Obituary: Harold Fredenburgh
SAH News | Oct 03, 2016
architect of emblematic tall buildings on skylines across the country, died on January 21, 2016 after a year-long battle with cancer. He was 82 years old. After earning a Master of Architecture degree from Yale University, Fredenburgh worked for a quarter century at I.M. Pei & Partners, where he was an associate partner and design principal. He established his own office, Fredenburgh Wegierska-Mutin Architects, in 1990. In his work with the Pei firm and in independent practice, each of his buildings marked its setting with iconic forms and distinctive public spaces, from a master planned waterfront promenade in Dubai to the iconic CenTrust Tower in Miami, Texas Commerce Tower in Houston, and First Interstate World Center, the tallest building west of Chicago, which provides a memorable centerpoint to the vast horizontal landscape of Los Angeles. Harold Fredenburgh also made major contributions to the design of the John Hancock Tower in Boston. Fredenburgh's efforts in landmark preservation and planning policy contributed to shaping New York City. For two decades his leadership in planning and design review in his home community of Bronxville, New York, was instrumental in preserving the unique character of a landmark residential village while allowing it to meet the challenges of contemporary needs. He was a guiding voice on the Scholarship and Brunner Award Committees of the American Institute of Architects/New York Chapter, a member of the Planning and Urban Design Committee, and a founding member of the Society of Architectural Historians. An unusually well read and scholarly architect, he was an accomplished international lecturer on design and urban planning issues, and was widely regarded in both the university and in the office as a dedicated teacher and ardent advocate of young professionals. As a consequence of his experience with the design of tall buildings, in 1998 he was elected one of four American members of the Russian Academy of Architecture and Building Sciences. He was elevated to Fellowship in the American Institute of Architects in 2014. Harold Fredenburgh will be very missed by his daughter Audrey Mateer, son-in-law Robert Williams, Anna Mutin, friends and colleagues.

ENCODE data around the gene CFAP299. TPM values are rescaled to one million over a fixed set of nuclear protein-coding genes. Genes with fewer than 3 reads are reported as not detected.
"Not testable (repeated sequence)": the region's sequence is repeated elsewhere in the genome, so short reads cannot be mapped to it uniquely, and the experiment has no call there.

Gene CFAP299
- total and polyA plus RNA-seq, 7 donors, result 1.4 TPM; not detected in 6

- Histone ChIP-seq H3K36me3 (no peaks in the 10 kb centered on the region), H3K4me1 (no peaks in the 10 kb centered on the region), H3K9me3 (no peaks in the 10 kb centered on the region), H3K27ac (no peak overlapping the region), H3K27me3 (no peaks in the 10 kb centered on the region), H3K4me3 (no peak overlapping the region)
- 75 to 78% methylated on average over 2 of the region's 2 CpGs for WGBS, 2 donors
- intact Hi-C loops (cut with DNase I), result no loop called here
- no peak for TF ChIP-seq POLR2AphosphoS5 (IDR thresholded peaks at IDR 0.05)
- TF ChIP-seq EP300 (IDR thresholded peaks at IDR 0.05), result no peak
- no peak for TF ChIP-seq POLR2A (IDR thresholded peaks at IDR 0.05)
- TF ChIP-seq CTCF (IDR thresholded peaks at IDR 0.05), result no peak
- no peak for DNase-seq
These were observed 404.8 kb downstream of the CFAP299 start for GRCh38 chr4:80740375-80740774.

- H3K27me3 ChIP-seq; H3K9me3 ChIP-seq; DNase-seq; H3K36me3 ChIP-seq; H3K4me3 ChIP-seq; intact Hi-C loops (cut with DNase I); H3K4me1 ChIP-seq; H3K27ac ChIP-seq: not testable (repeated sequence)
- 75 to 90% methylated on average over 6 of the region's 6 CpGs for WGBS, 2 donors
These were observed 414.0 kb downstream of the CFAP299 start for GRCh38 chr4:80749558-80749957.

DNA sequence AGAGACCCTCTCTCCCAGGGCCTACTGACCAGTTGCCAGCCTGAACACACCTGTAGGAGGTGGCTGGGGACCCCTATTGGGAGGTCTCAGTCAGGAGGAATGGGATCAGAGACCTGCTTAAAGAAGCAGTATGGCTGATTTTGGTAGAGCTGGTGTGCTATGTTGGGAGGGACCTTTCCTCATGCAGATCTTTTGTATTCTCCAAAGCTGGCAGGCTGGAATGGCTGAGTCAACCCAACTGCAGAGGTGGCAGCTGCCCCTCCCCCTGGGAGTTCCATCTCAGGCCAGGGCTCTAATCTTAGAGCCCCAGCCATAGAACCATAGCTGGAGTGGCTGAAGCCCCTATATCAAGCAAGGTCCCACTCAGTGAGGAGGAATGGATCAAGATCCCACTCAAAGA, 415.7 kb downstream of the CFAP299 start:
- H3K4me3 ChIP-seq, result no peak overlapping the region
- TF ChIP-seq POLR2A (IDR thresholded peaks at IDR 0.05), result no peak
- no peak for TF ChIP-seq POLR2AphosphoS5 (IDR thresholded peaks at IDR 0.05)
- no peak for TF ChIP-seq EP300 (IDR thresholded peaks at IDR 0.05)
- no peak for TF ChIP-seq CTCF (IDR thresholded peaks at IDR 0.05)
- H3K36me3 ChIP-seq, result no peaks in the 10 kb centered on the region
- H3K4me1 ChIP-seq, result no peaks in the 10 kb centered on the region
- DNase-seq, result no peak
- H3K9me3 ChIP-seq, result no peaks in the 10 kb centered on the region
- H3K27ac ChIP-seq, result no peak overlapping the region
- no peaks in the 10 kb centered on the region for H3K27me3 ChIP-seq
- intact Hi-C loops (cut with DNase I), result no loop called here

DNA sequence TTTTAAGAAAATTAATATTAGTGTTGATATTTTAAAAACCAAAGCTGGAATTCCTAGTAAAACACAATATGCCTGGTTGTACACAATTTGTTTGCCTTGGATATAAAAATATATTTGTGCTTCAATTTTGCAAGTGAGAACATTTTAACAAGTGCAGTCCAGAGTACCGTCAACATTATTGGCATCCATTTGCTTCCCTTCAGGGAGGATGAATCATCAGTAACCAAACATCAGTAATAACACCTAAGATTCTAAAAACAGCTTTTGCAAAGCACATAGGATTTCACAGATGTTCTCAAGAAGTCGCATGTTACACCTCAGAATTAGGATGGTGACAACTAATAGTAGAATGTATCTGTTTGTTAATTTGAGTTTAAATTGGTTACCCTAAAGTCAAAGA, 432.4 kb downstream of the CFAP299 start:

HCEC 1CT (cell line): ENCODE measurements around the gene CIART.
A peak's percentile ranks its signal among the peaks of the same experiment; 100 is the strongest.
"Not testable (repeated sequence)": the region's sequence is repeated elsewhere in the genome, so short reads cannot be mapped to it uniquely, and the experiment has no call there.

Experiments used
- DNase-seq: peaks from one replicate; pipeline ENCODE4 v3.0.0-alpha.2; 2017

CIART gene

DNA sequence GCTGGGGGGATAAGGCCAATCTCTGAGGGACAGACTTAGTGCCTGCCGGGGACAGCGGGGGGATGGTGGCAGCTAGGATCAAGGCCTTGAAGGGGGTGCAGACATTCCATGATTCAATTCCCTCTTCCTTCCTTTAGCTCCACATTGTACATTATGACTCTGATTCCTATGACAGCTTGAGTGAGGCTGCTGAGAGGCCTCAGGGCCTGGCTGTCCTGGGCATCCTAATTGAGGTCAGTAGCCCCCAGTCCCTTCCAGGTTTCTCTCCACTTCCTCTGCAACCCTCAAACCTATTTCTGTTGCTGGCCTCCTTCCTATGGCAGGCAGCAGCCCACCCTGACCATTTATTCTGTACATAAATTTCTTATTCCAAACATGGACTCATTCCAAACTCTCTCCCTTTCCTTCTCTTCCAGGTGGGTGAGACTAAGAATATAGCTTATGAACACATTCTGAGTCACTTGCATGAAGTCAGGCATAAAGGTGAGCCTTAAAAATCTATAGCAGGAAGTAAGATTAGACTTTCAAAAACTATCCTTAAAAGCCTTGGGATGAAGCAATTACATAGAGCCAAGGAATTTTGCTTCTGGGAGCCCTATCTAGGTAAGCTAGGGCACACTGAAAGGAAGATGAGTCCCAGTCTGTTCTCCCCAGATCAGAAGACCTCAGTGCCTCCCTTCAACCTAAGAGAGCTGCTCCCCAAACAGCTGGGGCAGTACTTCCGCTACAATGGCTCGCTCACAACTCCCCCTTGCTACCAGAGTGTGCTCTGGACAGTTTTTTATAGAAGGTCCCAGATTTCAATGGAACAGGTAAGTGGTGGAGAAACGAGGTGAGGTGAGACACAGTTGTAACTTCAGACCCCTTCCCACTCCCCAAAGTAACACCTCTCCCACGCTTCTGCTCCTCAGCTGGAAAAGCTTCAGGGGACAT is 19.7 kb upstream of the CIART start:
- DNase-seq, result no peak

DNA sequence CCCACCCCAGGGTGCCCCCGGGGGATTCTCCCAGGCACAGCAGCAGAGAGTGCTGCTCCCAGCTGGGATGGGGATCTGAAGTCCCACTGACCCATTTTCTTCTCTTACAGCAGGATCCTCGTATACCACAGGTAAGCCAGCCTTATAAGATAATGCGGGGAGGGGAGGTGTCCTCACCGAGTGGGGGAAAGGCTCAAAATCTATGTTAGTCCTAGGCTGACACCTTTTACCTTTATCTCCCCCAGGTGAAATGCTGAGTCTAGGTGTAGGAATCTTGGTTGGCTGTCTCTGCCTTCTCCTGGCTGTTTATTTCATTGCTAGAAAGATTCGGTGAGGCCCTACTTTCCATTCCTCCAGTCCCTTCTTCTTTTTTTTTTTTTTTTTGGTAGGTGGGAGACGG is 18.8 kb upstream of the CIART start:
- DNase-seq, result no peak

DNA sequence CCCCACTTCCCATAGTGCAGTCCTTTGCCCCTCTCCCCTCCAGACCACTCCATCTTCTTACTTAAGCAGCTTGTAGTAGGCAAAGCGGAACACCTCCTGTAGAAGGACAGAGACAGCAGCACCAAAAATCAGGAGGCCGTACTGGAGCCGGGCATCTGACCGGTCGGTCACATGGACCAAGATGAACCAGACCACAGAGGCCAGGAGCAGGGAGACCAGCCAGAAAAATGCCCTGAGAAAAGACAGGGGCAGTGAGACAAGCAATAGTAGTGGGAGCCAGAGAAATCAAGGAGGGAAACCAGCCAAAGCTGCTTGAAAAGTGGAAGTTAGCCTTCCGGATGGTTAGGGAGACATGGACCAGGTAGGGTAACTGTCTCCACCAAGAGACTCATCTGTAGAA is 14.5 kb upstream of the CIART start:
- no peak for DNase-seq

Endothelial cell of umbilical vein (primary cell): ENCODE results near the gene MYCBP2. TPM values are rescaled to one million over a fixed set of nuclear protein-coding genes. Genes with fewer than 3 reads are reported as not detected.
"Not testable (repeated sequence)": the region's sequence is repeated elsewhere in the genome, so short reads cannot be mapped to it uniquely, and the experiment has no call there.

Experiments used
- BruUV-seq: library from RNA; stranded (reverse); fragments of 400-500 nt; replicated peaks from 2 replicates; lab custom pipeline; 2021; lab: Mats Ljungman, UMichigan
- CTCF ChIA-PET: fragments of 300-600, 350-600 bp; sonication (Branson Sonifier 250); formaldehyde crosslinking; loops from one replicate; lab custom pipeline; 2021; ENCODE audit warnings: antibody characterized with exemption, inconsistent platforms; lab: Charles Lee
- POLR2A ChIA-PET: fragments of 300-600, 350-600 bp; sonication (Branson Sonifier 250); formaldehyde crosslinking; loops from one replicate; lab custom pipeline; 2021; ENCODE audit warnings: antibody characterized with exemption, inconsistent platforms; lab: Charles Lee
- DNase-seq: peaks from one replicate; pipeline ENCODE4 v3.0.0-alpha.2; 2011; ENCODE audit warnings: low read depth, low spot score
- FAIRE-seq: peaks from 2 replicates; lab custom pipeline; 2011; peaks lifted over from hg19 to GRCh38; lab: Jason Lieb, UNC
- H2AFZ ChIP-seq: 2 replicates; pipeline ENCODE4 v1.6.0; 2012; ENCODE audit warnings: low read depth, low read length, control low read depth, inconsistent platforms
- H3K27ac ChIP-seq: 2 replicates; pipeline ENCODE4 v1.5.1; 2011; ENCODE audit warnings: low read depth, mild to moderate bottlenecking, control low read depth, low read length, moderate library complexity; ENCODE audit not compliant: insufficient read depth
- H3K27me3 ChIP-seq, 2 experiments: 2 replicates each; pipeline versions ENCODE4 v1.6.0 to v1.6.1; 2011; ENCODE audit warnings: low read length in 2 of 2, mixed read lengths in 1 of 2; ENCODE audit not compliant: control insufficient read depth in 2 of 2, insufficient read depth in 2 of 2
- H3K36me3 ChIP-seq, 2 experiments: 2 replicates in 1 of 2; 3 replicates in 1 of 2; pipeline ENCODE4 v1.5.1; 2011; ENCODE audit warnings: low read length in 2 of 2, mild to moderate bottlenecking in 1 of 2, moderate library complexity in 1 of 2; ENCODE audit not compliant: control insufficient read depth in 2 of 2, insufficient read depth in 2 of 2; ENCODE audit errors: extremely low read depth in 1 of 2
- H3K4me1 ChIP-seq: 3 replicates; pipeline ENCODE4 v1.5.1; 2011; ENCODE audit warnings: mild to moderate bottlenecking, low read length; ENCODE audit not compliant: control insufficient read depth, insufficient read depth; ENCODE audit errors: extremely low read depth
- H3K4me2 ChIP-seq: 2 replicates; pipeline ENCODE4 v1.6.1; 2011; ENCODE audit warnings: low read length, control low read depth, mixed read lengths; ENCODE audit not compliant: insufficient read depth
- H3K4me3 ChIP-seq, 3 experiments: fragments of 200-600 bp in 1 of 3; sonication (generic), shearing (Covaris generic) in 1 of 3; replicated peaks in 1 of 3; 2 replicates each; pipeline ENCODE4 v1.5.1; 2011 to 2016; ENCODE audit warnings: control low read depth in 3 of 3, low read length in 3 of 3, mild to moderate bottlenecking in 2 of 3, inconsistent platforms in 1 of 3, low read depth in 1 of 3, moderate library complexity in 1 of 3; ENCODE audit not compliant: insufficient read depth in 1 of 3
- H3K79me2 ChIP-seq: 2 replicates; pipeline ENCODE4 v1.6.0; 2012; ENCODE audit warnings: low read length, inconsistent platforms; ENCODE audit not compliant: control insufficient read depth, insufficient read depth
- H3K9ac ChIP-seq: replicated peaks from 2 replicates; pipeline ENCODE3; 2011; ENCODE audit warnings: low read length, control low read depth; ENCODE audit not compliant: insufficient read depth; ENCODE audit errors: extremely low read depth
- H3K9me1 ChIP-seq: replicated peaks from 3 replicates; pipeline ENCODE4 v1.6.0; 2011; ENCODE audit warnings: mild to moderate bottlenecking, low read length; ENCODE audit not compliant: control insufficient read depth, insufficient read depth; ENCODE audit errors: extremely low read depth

Published in The New York Times on Jan. 24, 2016
Harold Fredenburgh had been a Patron member of SAH since 1959.